April is National Poetry Month, which makes it a good time to celebrate The Atlantic’s literary heritage. As our poetry editor, David Barber, wrote in 2010:
For more than 150 years and counting, The Atlantic has published poetry in virtually every issue. It’s safe to assume our founding braintrust wouldn’t have had it any other way. Among their number were several poets of no uncertain stature, and with no bit part in what we now like to call the national conversation. They aimed to have their say on the pressing matters of the day, but they were equally bent on channeling the literary spirit of the age. They wanted their good gray columns of type to resound with reasoned discourse and enlightened thinking, but they also wanted them to sing.
This month, we’ll honor that history with a daily poem from our archives. And we’ll also honor the poems that speak, or sing, to us now: Each day for the rest of April, we’ll post a poem recommended by one of our staffers on this thread.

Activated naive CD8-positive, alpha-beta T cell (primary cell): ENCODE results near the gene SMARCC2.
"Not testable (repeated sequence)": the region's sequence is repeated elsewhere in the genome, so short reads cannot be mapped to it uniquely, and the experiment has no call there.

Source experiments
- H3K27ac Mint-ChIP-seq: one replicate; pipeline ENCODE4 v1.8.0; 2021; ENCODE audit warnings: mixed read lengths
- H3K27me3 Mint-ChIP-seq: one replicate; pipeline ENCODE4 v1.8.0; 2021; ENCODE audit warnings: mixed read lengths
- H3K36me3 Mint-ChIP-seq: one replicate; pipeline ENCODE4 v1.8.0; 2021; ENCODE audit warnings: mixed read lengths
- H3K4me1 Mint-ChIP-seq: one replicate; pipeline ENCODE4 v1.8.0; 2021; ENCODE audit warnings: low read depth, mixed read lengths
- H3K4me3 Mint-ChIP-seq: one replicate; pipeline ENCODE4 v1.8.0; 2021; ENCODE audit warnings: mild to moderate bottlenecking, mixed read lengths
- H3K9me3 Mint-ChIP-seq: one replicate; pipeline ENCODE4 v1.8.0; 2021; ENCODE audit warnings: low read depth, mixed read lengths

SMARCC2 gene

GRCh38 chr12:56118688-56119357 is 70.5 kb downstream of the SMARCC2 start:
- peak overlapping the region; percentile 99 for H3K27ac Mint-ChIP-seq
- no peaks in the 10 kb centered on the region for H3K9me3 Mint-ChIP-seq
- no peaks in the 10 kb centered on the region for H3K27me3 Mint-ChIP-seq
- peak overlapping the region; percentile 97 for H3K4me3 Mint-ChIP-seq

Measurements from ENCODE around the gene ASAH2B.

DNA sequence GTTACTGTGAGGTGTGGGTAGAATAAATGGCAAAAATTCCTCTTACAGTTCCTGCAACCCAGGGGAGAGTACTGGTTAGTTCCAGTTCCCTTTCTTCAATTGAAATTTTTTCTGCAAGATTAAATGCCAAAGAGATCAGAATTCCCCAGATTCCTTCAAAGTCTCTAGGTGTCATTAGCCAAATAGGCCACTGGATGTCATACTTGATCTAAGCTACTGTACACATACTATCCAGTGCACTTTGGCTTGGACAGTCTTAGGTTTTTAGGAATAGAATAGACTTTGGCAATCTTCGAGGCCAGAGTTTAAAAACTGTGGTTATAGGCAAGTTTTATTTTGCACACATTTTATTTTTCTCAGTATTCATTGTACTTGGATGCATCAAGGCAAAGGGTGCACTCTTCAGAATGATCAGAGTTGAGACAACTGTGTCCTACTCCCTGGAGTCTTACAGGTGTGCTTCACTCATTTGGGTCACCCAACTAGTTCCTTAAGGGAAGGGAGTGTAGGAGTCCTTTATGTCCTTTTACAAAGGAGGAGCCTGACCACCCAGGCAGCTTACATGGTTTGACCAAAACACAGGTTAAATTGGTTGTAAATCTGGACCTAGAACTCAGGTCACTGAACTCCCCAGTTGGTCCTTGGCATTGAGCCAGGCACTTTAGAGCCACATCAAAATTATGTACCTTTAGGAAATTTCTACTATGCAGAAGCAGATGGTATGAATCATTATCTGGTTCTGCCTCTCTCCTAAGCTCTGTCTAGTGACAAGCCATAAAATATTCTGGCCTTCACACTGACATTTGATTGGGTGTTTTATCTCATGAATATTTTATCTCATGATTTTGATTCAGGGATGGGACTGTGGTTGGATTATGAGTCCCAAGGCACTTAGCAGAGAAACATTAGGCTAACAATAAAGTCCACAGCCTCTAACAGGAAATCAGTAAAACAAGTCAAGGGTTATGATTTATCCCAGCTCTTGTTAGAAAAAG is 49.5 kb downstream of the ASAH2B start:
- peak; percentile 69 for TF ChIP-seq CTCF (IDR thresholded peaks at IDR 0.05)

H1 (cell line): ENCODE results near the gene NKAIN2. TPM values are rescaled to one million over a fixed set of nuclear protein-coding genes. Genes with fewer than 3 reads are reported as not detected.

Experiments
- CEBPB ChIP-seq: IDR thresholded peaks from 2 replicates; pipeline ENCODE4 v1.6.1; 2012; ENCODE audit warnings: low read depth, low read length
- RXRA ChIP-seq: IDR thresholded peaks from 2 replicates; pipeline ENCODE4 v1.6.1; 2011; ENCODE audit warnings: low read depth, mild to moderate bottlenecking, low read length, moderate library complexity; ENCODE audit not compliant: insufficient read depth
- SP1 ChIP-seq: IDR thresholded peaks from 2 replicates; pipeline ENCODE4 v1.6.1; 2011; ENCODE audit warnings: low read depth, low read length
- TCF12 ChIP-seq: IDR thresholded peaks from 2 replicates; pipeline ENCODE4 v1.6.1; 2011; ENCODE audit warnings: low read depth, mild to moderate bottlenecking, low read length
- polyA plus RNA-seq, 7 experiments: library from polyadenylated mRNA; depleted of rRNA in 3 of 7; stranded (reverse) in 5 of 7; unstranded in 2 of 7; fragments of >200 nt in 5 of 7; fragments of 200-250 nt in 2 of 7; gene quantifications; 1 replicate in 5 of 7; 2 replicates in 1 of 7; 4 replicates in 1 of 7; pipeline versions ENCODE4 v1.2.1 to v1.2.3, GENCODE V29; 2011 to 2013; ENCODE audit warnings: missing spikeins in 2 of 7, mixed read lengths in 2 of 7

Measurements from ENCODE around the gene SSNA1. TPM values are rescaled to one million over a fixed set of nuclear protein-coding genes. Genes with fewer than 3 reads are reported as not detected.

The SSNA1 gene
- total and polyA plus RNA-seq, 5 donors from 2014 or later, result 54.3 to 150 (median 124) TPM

We’d like to hear your favorites too: If you’d like to respond to one of our picks, or share one of your own, please send us a note at firstname.lastname@example.org. But to start us off, here’s W.H. Auden’s “Lullaby,” which begins:
Lay your sleeping head, my love,
Human on my faithless arm;
Time and fevers burn away
Individual beauty from
Thoughtful children, and the grave
Proves the child ephemeral:
But in my arms till break of day
Let the living creature lie,
Mortal, guilty, but to me
The entirely beautiful.